Diabetes doesn’t just affect the person who has it – the people around you are also subject to diabetes ridiculousness on a regular basis. And if you happen to be on a CGM and also share a life with a significant other, they are also being “alerted” to highs, lows, rises, and falls when you are. Especially when those alarms sound in the middle of the night and you’re sharing a bed.
Jacob and I are both light sleepers. In some ways, this is a good thing when you have diabetes. I know he’d wake up if I was having a serious problem, and he’s always checking in on me when I have to get up to treat a low. But he doesn’t need to wake up every time I’m making a diabetes management decision, especially if that involves treating a pesky night time high or if I’m “skirting” the alarm (that’s when you have an alarm set to buzz at say, 180mg/dL, and you annoyingly keep going from 178-182 the entire night, causing repeat alarms). The last Dexcom model had an alarm and vibration combo that was just loud enough to wake only me up (if I put it on the carpet beside the bed). But the new G4? Holy. Cow. That. Thing. Is. LOUD.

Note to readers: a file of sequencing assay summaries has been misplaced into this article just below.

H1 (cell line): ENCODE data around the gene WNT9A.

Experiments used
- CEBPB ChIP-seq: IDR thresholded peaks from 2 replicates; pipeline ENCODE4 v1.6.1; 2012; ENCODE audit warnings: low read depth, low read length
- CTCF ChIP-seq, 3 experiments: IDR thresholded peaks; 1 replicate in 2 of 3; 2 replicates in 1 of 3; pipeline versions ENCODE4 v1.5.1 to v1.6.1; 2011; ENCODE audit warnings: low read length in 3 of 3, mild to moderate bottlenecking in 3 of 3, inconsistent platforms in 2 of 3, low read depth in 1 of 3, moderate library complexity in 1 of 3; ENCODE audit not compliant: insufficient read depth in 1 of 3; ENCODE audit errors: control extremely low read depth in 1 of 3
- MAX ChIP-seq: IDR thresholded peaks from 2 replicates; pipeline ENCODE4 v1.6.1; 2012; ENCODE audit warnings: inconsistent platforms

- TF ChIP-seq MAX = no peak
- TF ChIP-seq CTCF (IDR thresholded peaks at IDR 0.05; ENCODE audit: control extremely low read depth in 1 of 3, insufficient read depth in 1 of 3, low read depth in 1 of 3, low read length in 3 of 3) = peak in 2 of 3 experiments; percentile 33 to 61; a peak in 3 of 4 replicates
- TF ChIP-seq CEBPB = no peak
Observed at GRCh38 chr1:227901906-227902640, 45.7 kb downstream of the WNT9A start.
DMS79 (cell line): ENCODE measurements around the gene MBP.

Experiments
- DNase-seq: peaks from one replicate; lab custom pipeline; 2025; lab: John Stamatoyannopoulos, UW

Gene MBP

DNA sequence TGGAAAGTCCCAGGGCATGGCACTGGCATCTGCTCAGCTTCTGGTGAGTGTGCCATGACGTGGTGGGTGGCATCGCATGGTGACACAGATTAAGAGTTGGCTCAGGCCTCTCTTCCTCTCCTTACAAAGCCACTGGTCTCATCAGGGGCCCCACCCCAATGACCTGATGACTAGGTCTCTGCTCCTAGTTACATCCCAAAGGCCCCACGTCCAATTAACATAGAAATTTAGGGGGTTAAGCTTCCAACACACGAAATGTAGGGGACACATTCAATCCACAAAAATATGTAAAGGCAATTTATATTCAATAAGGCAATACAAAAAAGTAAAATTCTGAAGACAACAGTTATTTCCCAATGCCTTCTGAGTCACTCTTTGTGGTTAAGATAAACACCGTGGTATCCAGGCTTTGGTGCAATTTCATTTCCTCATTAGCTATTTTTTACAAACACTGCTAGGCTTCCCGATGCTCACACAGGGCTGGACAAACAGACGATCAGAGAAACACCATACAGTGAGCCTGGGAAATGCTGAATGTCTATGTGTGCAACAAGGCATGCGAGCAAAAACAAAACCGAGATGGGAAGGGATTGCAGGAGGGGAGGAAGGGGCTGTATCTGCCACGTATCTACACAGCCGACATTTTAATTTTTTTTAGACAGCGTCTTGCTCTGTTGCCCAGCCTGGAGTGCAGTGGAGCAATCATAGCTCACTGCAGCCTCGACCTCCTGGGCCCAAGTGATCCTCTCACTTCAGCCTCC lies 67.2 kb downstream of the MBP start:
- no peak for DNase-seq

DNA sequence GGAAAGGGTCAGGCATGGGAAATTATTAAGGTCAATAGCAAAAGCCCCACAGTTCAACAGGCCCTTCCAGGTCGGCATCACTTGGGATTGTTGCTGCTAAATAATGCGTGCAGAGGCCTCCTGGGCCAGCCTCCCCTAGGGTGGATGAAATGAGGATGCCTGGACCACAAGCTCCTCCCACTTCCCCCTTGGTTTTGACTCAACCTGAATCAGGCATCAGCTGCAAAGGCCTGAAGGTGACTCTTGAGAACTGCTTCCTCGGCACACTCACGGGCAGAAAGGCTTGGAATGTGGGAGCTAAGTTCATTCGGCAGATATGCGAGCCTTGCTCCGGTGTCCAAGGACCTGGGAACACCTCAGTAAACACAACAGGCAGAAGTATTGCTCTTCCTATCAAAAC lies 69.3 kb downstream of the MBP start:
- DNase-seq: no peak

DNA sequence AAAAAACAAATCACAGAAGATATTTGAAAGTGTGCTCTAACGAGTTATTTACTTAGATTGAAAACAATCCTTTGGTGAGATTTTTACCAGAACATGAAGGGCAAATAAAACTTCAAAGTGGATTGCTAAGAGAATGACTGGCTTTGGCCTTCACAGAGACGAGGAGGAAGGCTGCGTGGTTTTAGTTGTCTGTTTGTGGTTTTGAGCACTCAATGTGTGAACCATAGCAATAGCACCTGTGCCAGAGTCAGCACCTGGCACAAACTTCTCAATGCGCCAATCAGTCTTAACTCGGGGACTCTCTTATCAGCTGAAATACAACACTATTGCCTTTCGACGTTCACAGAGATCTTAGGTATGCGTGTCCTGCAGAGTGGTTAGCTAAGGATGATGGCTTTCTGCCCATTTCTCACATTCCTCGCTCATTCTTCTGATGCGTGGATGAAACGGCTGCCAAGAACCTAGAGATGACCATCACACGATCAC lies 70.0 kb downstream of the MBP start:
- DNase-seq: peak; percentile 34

Both the alarm sound and the vibrations are louder on the new G4. And don’t get me wrong – this is a good thing! Most people with diabetes worry about sleeping through those important alarms, especially parents who are monitoring their young children. I am pretty sure the new louder alarms and vibrations are the direct result of customer feedback, and that should be applauded. It just so happens I (and Jacob) fall into the category of “light sleepers who jump out of a deep sleep and also their skin when that effing bull horn/jackhammer goes off at 3am.” Portland homes are known for gorgeous hardwood floors, so there’s not carpet beside the bed anymore for me to put it on.
So these days, this is where the Dexcom will be living at night. It’s very own teeny little sleeping bag. So that hopefully, my darling husband-to-be can get a little shut eye around here!